Conflicts between PO/DEV TEAM/CEO

Last post 12:27 am December 23, 2021
by Avinash Kumar
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11:36 am February 25, 2020

In the mid sprint PO says that Sprint backlog doesn't reflect the Sprint goal and asks to change either sprint goal or sprint backlog items. But the CEO says that though sprint backlog and sprint goal don't match, Dev team has to finish the remaining work. What the Scrum Master should do in this situation?

11:53 am February 25, 2020

Multiple things here, usually asking reflecting questions but you're looking for advice.

- As the Scrum Master, I would coach the CEO to work with the Product Owner, share his concerns so the PO can take this into account.

- The Sprint Goal does not change. Only when it becomes obsolete, for instance when the product is cancelled.

- Assuming that the Sprint Backlog is similar to the one initially formed in the Sprint Planning, why did he not share his concerns there?

- In case the Sprint Backlog changed during the Sprint itself, how did this change? Was there a collaborative discussion between PO and Dev Team?

- Looking at the current situation; I would have the Dev Team and PO inspect what still is needed to achieve the Sprint Goal and adapt the Sprint Backlog to reflect this. 

- It's nice that the CEO says the Dev Team has to do something, but ultimately the Dev Team is empowered to decide on how they do it and the PO is empowered to make the decision on order of PBIs. So it is not up to the CEO to say that the Dev Team should finish the remaining work, eventhough this disalignment has occured.

12:01 pm February 25, 2020

The ScrumMaster should facilitate a discussion between the CEO and the PO, because there is a lack of trust in the PO and a divergence of vision.

But ultimately, the PO has the decision to cancel a Sprint if the goal has changed unexpectedly, in order to adapt swiftly and to create a new Sprint with new Sprint Review + Planning  immediately. But it is in case of severe divergence of Sprint Goal. The PO has to see before if by changing a few PBI without endangering the current Sprint Goal, there could be some smoother transition to the next possible Sprint Goal, and of course communicate that to the Dev Team.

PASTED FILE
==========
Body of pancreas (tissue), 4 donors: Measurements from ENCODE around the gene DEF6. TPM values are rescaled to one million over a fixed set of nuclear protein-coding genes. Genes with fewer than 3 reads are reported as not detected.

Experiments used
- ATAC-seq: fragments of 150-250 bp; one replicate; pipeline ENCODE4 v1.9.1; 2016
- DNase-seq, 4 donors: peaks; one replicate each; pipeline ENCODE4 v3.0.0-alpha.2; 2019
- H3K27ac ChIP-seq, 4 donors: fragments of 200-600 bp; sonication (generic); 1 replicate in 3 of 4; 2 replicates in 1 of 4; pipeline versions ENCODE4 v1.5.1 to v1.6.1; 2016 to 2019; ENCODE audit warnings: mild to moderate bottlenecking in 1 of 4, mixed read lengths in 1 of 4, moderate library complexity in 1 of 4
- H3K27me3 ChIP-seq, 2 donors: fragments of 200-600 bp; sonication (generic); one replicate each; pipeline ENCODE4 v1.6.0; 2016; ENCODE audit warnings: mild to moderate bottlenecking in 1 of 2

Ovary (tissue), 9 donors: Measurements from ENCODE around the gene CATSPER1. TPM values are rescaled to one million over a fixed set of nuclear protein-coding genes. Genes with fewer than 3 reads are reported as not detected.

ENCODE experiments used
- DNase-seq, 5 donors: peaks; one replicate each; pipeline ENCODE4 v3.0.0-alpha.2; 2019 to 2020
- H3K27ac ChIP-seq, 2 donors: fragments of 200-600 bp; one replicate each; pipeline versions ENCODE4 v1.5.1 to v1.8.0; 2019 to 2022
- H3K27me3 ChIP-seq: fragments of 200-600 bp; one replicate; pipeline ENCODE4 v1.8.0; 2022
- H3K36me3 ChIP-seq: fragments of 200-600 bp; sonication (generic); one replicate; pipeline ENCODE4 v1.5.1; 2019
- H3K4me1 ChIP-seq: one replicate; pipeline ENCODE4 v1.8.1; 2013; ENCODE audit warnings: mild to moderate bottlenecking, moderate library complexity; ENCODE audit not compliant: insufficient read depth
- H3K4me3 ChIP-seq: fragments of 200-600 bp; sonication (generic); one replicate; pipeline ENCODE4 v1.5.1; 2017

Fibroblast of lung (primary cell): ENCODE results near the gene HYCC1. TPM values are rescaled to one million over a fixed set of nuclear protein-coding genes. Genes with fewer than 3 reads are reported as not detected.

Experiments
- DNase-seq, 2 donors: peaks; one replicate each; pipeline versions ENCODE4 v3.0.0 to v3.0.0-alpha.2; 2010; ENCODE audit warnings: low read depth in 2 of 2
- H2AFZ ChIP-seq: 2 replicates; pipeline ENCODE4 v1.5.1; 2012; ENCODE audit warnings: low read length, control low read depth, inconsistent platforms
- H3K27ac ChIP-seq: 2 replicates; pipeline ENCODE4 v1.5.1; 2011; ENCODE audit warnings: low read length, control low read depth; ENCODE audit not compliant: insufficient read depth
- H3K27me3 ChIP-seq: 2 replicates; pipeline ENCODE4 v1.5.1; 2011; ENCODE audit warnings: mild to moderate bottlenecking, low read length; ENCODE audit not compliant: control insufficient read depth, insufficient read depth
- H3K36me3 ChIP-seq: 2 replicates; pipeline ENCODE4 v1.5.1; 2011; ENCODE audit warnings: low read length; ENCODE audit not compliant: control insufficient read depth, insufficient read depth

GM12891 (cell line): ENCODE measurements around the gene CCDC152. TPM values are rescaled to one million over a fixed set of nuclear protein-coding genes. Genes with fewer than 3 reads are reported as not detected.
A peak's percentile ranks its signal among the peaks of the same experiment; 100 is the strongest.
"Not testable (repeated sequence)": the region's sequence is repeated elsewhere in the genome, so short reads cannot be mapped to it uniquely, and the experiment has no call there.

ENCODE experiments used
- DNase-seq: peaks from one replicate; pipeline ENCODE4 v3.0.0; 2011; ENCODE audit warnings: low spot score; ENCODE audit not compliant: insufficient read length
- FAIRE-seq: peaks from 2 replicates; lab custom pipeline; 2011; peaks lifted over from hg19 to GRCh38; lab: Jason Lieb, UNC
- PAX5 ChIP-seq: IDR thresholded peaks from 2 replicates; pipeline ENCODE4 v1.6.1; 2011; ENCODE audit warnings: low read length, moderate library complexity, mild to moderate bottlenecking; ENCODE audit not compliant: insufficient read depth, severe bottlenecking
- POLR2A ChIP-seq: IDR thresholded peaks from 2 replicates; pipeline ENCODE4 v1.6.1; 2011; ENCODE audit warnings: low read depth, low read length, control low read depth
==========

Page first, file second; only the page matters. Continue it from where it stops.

Whatever, the Sprint backlog items are owned by the Dev Team, and therefore, except if there is a cancellation of Goal, Dev Team must go through the Sprint, but maybe some items inside can be modified if it does not endanger the current Sprint Goal and will be more in accordance with next.

12:07 pm February 25, 2020

In the mid sprint PO says that Sprint backlog doesn't reflect the Sprint goal and asks to change either sprint goal or sprint backlog items. But the CEO says that though sprint backlog and sprint goal don't match, Dev team has to finish the remaining work. What the Scrum Master should do in this situation?

How does the Product Owner know that the Sprint Backlog does not reflect the Sprint Goal? More importantly, what do the Development Team think about that? The Sprint Backlog is their plan for meeting it.

Each member commits personally to achieving the goals of the team, and in respect of this commitment, a Sprint Goal does not change. Each Daily Scrum provides the team with a formal opportunity to inspect and adapt the Sprint Backlog, as needed, so the goal will in fact be met. These are the behaviors a Scrum Master ought to coach to the team and explain to stakeholders.

01:26 pm February 25, 2020

But the CEO says

The CEO has no role in the Scrum team. As SM, teach the CEO (and PO) that any input on the work to be done by the team, should go through the PO. you are actually empowering and helping the PO position within the organization here.

 

PO says that Sprint backlog doesn't reflect the Sprint goal

Who came up with the sprint backlog and sprint goal? PO should state and explain the sprint goal, and the dev team should plan a sprint containing the work that needs to be done to meet the sprint goal.